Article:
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Outcome of therapy-related acute promyelocytic leukemia with or without arsenic trioxide as a component of frontline therapy
Article first published online: 27 AUG 2010
Copyright © 2010 American Cancer Society
Volume 117, Issue 1, pages 110–115, 1 January 2011
How to Cite
Dayyani, F., Kantarjian, H., O'Brien, S., Pierce, S., Jones, D., Faderl, S., Garcia-Manero, G., Cortes, J. and Ravandi, F. (2011), Outcome of therapy-related acute promyelocytic leukemia with or without arsenic trioxide as a component of frontline therapy. Cancer, 117: 110–115. doi: 10.1002/cncr.25585
- Issue published online: 16 DEC 2010
- Article first published online: 27 AUG 2010
- Manuscript Accepted: 20 JUL 2010
- Manuscript Revised: 15 JUN 2010
- Manuscript Received: 17 FEB 2010
- therapy-related acute promyelocytic leukemia;
- arsenic trioxide;
- all-trans-retinoic acid
Patients with therapy-related acute promyelocytic leukemia (t-APL) have been commonly exposed to topoisomerase inhibitors and may potentially benefit from induction regimens omitting anthracyclines.
Retrospective analysis of the outcomes of 29 patients with t-APL who were either treated with arsenic trioxide (ATO) and all-trans-retinoic acid (ATRA) or with standard ATRA plus anthracycline-based chemotherapy was performed.
Prior therapy included chemotherapy alone, radiation alone, or a combination of the 2 in 19%, 33%, and 47% of patients, respectively. The combination of ATO and ATRA (n = 19) for induction resulted in a similar remission rate compared with ATRA plus chemotherapy (n = 10) (89% vs 70%; P = .35). The median overall survival for the patients treated with ATRA plus ATO was not reached compared with that for patients treated with ATRA plus chemotherapy (161 weeks; P = .79).
In this cohort of t-APL patients, outcomes with ATO and ATRA appeared to be comparable to anthracycline-containing induction regimens. This combination may be preferable in t-APL patients to avoid any risk of anthracycline-induced toxicities. Cancer 2011. © 2010 American Cancer Society.
Although the majority of patients with acute promyelocytic leukemia (APL) have de novo disease with no clear underlying etiology, an increasing number of cases have been linked to prior exposure to chemotherapy, in particular to topoisomerase II inhibitors.1, 2 Recent work has demonstrated specific hot spots in the breakpoint region of the PML and RARA genes, underscoring the causative role of topoisomerase II inhibitors in the etiology of these leukemias.3-5 In addition to topoisomerase II inhibitors, many other classes of cytotoxic agents (such as alkylating agents and nucleoside analogues), as well as radiotherapy alone, have been linked to therapy-related acute myeloid leukemias in general6-13 and therapy-related APL (t-APL) in particular.1 Many of these studies did not specify all the cytogenetic subtypes of the patients with therapy-related acute myeloid leukemias.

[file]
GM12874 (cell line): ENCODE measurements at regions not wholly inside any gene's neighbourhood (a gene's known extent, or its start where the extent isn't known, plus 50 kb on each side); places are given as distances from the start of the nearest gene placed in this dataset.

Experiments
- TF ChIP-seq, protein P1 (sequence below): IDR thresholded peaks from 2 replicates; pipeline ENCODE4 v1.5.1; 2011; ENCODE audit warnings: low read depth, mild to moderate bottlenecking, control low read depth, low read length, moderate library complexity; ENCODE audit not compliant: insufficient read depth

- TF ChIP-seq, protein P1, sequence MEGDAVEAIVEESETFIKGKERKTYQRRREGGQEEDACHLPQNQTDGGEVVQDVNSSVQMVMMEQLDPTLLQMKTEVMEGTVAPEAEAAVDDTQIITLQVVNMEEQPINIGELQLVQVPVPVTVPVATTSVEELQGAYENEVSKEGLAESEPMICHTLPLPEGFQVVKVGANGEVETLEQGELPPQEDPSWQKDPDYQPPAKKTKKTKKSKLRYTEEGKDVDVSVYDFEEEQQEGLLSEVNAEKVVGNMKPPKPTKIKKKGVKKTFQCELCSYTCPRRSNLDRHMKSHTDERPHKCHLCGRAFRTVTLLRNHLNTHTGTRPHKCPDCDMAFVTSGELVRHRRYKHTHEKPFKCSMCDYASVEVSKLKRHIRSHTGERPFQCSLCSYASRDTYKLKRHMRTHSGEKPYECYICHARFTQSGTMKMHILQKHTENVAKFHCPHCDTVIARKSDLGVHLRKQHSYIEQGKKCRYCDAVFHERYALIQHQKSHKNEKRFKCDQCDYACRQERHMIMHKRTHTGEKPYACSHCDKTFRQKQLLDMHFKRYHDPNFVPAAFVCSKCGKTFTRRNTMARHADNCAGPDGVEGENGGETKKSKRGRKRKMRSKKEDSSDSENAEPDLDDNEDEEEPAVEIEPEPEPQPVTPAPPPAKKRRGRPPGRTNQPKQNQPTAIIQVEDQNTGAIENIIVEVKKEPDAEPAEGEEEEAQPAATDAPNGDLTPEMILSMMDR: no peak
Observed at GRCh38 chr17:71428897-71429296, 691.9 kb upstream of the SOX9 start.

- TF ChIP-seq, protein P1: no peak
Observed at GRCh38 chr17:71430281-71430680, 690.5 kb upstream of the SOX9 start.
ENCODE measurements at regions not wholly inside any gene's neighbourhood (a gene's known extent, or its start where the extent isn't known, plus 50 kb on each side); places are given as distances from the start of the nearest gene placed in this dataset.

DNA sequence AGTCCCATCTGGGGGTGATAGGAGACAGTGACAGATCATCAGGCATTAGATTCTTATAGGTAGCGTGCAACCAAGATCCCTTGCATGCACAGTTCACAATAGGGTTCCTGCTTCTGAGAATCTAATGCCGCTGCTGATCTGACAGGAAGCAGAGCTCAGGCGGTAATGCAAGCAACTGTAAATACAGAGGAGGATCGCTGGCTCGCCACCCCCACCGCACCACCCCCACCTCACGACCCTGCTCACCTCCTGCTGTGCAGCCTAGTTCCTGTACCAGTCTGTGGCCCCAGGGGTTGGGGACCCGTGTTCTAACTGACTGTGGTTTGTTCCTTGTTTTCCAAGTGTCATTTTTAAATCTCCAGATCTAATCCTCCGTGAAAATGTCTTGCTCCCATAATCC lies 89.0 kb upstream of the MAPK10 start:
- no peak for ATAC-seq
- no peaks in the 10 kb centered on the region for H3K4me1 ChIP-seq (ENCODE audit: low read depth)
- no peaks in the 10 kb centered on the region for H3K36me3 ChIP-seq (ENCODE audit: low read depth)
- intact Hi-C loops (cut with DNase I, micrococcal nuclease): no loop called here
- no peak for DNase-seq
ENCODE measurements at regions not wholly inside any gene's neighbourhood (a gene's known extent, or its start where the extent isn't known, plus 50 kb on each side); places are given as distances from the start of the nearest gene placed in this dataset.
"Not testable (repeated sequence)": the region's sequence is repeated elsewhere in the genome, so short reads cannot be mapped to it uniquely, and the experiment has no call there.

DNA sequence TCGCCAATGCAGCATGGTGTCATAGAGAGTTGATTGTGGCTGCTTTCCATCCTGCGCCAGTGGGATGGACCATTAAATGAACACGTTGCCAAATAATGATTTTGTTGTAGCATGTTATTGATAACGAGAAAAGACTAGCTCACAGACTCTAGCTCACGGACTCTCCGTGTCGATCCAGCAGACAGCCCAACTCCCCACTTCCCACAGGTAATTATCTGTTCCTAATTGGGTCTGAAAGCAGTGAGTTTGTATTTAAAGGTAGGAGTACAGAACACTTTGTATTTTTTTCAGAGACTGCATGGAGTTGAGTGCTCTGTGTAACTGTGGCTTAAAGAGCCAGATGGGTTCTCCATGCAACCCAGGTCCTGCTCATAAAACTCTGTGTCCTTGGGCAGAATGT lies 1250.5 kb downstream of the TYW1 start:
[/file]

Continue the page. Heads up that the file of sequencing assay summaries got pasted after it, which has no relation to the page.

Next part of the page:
Treatment with regimens containing all-trans-retinoic acid (ATRA) has revolutionized outcomes in APL.14 More recently, arsenic trioxide (ATO), either alone or in combination with ATRA, was shown to be effective and less toxic than chemotherapy as frontline therapy for APL.15-17 Previous reports have established outcomes of patients with t-APL,1, 2, 18 comparing them with de novo APL. However, to the best of our knowledge, none included patients who were treated with ATO as a part of their initial therapy.
The objective of the current study was to characterize clinical parameters and treatment outcomes of 29 patients with t-APL at the study institution, 19 of whom were treated with a frontline ATO-containing regimen.
MATERIALS AND METHODS
Informed consent in accordance with the Declaration of Helsinki and institutional approval were obtained. The database of the Department of Leukemia at The University of Texas M. D. Anderson Cancer Center (MDACC) was searched to identify patients with a diagnosis of APL (total n = 301) from 1980 through 2008. Among these, 35 patients carried a previous diagnosis of a malignancy other than APL, 1 patient had been treated previously for multiple sclerosis (total t-APL; n = 36). Seven patients, treated between 1980 and 1990, had not received ATRA and therefore were excluded from our analysis. Therefore, a total of 29 patients with t-APL, treated between 1992 and 2008, were included in our analysis. Clinical parameters, bone marrow studies, and prior chemotherapy exposure were retrieved by chart review (F.D.) and confirmed by another coauthor (S.P.). Complete response (CR) was defined as normalization of peripheral blood counts and bone marrow findings. Overall survival was measured as the time from diagnosis of APL to the time of death or last follow-up.
Routine workup included bone marrow morphology, cytogenetics, fluorescence in situ hybridization for t(15;17), and reverse transcriptase-polymerase chain reaction (RT-PCR) for both short and long forms of the PML-RARA fusion transcript. Two patients with normal cytogenetics were diagnosed based on bone marrow morphology and RT-PCR.
The chi-square test was used to describe differences of clinical values among groups. Overall survival was calculated by the Kaplan-Meier method and log-rank test.